Multiply Justice

Social justice and the Christian voter

Joe Carter writes at patheos.com:

“History is a voice forever sounding across the centuries the laws of right and wrong. Opinions alter, manners change, creeds rise and fall, but the moral law is written on the tablets of eternity.” – James Froude

When it comes to historical hindsight, modern Christians have a tendency to believe that we would always have sided with the angels, particularly when it comes to opposing institutionalized evil. We believe, for instance, that we would have been abolitionists decrying the injustice of slavery in Britain and America.

We believe that if we lived in Germany in the 1930s we would have recognized the inherent threat of Nazism and openly condemned Hitler’s regime. And we white Southern Christians have no doubts that we, unlike our parents and grandparents, would have stood with Dr. King and our other civil rights leaders in fighting to end racial segregation.

We can’t truly know, of course, what we would have done in the past. As much as we prefer to think that we would have stood against oppression and injustice we must not forget that many honest and otherwise admirable Christians were swayed more by the zeitgeist than by the redemptive power of the Gospel. But while we can’t know how we would have faced previous trials of moral courage, we have an opportunity to test our mettle against one of the greatest tragedies in American history—abortion.

Every election season we’re reminded that God is neither a Republican nor a Democrat. From this obvious truth many people draw the conclusion that their choice in candidates is therefore morally equivalent. It isn’t. While it may be perceived as presumptuous to tell anyone who they should vote for, I truly believe that no Christian should in good conscience vote to re-elect the most pro-abortion president in America’s history.

… The sad and incontrovertible fact is that Barack Obama is deeply committed to protecting and expand just such an institution evil. Under his watch, his administration has championed the destruction of the innocent and the Democratic Party has enshrined abortion as an essential right. No longer is the mantra to keep “safe, legal, and rare.” Today, the Obama administration and the DNC unequivocally support abortion on demand and opposes any efforts to limit the practice for any reason—including sex-selection and partial-birth abortions.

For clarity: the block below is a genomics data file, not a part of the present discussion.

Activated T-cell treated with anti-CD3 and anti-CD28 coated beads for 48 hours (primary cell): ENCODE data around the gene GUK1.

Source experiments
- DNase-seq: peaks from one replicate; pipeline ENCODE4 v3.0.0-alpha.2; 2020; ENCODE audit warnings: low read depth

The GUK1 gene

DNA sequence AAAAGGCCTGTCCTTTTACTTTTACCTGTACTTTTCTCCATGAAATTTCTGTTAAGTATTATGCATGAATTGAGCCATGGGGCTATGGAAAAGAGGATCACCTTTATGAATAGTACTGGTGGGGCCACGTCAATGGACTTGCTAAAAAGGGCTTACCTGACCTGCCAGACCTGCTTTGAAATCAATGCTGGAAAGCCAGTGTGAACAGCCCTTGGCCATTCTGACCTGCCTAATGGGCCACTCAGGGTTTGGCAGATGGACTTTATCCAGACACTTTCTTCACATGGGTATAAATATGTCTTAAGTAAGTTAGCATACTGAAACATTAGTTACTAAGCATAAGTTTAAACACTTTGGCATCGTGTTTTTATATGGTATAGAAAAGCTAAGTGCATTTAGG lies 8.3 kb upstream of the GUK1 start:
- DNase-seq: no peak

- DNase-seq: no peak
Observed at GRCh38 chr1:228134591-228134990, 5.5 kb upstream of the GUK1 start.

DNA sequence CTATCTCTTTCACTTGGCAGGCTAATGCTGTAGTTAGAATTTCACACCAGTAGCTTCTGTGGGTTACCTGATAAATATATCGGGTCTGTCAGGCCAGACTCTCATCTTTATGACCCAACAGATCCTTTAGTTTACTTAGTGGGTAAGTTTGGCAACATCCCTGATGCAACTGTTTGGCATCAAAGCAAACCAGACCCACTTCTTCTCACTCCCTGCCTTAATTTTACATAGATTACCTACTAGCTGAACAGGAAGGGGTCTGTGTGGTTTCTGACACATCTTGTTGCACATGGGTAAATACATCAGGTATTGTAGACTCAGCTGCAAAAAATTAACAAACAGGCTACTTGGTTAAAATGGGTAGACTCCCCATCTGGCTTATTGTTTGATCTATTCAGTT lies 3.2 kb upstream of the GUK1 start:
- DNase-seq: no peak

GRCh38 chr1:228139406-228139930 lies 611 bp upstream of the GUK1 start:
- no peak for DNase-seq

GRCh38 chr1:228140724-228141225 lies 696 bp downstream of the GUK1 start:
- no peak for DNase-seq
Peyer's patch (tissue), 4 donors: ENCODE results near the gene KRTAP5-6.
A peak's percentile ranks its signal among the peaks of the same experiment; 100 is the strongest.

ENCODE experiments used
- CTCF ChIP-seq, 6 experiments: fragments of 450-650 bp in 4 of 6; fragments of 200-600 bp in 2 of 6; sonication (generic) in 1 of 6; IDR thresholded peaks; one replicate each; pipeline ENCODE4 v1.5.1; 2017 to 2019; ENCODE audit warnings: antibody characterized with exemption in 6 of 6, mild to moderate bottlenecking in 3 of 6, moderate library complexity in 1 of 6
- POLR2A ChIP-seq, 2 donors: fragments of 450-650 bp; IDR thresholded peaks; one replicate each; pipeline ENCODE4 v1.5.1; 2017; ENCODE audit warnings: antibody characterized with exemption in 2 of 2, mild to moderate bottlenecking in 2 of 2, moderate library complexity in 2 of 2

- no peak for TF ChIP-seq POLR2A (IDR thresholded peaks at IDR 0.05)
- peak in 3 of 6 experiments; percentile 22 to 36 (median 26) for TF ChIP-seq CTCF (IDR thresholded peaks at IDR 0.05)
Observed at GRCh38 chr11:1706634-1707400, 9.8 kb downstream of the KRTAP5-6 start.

For that reason Obama should be ineligible for the votes of Christians who take the demands of social justice seriously.

Many Christians, though, will attempt to rationalize their decision by claiming that they are not ‘single issue’ voters. These believers never explain, however, what issues they believe take precedence over defending innocent human life. Whether the government should tax the rich more heavily or whether more can be done to protect the environment are positions on which Bible-believing Christians can honestly differ. But the demands of social justice require that we protect the weak and the innocent. And in America, none are more vulnerable and in need of protection than the unborn.

… A Christian can be pro-life or they can vote for Obama. But to do both exhibits a disturbing level of cognitive dissonance. … However, refusing to cast a vote for Obama does not require supporting Mitt Romney. The Republican candidate has his own history of supporting abortion and embryo destruction—at least when the thought it would help him get elected. He also has a history of changing his position when flip-flopping is the prudent electoral move. Romney is considered a ”pro-life” candidate only because he is flexible enough to support the pro-life cause when it’s electorally convenient. In contrast, when it comes to abortion, Obama is a man of firm conviction.

… History has placed before us an opportunity to rectify an evil that has plagued our country since 1972. When we cast our vote for president we must do so not on the basis of the next four years, forty years, or even four hundred years. We must do so from the perspective of eternity, knowing that we will someday have to answer for our decision before our Creator.

Read the entire article by clicking here.

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One thought on “Social justice and the Christian voter

  1. Unfortunately, in this election, a vote for anyone other than Mitt is a vote for Obama. Mitt is not my first choice, and like all of us, he is flawed. Still, if we are to stand a change to change the current government’s pro-death stance, I believe our choice is clear.

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